But then, that's me. I don't like it. but I am too often... late.
Late for church.
Late library books.
Late getting supper on the table.
Late going to bed.
I'm usually on time for appts. but in a just-at-the-last-second-kind-of on time.
I have a SIL that understands. She's already asked her family to promise to wheel her coffin in after her funeral service has already started. yep. seriously. She wants to be late for her own funeral.
That cracks me up and then the laugh gets stuck in my throat and I want to say don't even talk like that. I can't bear the thought. My SIL is a great gal. I love her sense of humor too. She's funny she is.
But the reality of all of the goodbyes that are a part of living on this planet... are not.
so i'm late. distractable. often end up on rabbit trails. and i like to make statements about the obvious.
We were in Shanksville, PA on September 10 and 11th to attend the memorial dedication and commemorative anniversary service. It was our third visit to the place where Flight 93 went down. and everytime. each and everytime. it has had me pulling out the cliches in an effort to explain what I can't.
you really have to be there.
there are no words.
If you have an opportunity to visit. go.
If you don't. create one. and still go.
When I find myself thinking that there aren't any words,
it's because the few that come to mind are so inadequate.
triumphant.The tears always come. spilling. quietly.
And not in a you-can-hold-them-back-by-blinking-alot way.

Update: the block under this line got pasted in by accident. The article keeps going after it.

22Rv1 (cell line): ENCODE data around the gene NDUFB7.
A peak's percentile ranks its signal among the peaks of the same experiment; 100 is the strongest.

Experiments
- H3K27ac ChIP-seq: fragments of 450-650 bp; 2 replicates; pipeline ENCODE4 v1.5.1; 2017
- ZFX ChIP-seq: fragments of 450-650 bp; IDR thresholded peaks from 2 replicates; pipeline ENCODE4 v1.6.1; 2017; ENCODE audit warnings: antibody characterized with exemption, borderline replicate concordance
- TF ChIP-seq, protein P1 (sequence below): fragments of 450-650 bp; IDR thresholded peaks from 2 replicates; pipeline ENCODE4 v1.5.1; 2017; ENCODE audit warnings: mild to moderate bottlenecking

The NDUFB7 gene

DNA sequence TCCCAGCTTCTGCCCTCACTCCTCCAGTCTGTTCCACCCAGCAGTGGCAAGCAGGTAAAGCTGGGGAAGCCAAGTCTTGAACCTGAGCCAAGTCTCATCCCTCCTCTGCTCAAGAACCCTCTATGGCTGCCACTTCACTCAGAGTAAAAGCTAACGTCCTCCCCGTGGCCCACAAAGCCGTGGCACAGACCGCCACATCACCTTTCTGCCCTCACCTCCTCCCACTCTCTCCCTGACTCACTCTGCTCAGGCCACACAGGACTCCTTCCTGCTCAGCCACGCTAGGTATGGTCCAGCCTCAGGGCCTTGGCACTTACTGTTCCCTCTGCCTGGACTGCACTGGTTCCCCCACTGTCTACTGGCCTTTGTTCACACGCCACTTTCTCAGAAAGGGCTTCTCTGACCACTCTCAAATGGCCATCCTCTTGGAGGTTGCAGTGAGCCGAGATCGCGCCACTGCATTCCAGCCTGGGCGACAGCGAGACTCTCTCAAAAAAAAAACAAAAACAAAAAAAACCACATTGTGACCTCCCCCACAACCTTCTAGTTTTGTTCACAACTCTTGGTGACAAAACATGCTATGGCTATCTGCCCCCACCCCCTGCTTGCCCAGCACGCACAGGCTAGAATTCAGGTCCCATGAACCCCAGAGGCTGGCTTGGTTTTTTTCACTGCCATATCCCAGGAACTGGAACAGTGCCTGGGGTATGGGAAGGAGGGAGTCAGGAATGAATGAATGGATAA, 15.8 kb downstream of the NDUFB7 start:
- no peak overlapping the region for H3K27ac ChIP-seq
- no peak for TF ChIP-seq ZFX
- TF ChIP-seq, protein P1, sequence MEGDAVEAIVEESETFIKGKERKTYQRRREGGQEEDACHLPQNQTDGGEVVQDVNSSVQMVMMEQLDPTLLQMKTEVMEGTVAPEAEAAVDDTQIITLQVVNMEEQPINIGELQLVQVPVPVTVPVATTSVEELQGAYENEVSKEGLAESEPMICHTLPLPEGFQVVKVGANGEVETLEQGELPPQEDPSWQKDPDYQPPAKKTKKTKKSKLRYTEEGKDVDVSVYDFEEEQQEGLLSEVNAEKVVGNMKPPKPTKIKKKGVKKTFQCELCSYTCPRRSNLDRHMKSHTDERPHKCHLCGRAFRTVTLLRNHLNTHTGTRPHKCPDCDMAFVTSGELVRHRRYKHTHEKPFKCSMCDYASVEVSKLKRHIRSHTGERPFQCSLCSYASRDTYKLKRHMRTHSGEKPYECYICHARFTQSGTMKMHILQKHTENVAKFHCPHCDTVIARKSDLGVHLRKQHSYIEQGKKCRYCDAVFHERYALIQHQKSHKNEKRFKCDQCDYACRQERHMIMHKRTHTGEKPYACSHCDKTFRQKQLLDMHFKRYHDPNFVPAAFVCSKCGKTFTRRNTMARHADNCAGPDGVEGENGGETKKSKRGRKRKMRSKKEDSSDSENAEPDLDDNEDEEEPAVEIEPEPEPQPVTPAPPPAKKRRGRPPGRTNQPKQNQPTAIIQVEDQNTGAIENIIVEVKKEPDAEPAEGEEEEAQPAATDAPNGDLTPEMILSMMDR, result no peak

But in a they are just. there. kinda way.
As if they are to offer evidence.
tangible. flowing. evidence. of His undeniable presence.
when your lips can form no words for your soul...
there is still a language.
it not only speaks...it ministers...as He does.
to those places that you didn't even know you had places
until His fingerprints of tears reveal the depth of emotion
with the bright hope of healing.
We tried to arrive very early *notice? early!* that first day. and...so did everyone else.
Not only did the crowd far exceed the expectations of those organizing the event, the excessive rains had left grassy parking areas too soggy for driving. Some vehicles needed towed to get out of the mud. We drove in stop and go traffic, mostly stop, traveling just 2 miles in 2 hours.
So finally we just parked along the road and walked the remaining distance of about a mile and a half. Which is no big deal when you are planning on that. But kinda is when you're not, and it includes carrying chairs. Later we found that some people had walked over 3 miles to get in.
It was worth it.
this is what little boys do at memorial dedications and services...they make "roads" with their shoes and draw boat pictures. besides needing to go to the bathroom alot. alot. alot. and see the legs right at jacob's eye level? they were doodled on with his pen too.
this is what big brothers do...hold little brothers so that they can see.
and what dads do...hug their little girls.
this is what little boys get from secret service agents...lapel pins that say United States Secret Service Uniformed Division, Special Operations Officer. well. at least my little boy did.
and this is what bubblegum machine cameras focus on...whatever they want to.
this is what former pa governor tom ridge does everytime time we cross paths...okay, everytime as in just twice. snicker. but still. he treats each person like an individual. never hurried. always communicating a specific interest.
*dang. he sounds like the text in the mother's day card that i always wished i'd deserve.*
"The memorial we dedicate today will ensure our nation always remembers those lost here on 9/11. But we have a duty beyond memory. We have a duty beyond honoring. We have a duty to live our lives in a way that upholds the ideals for which the men and women gave their lives, to build a living memorial to their courage and sacrifice..."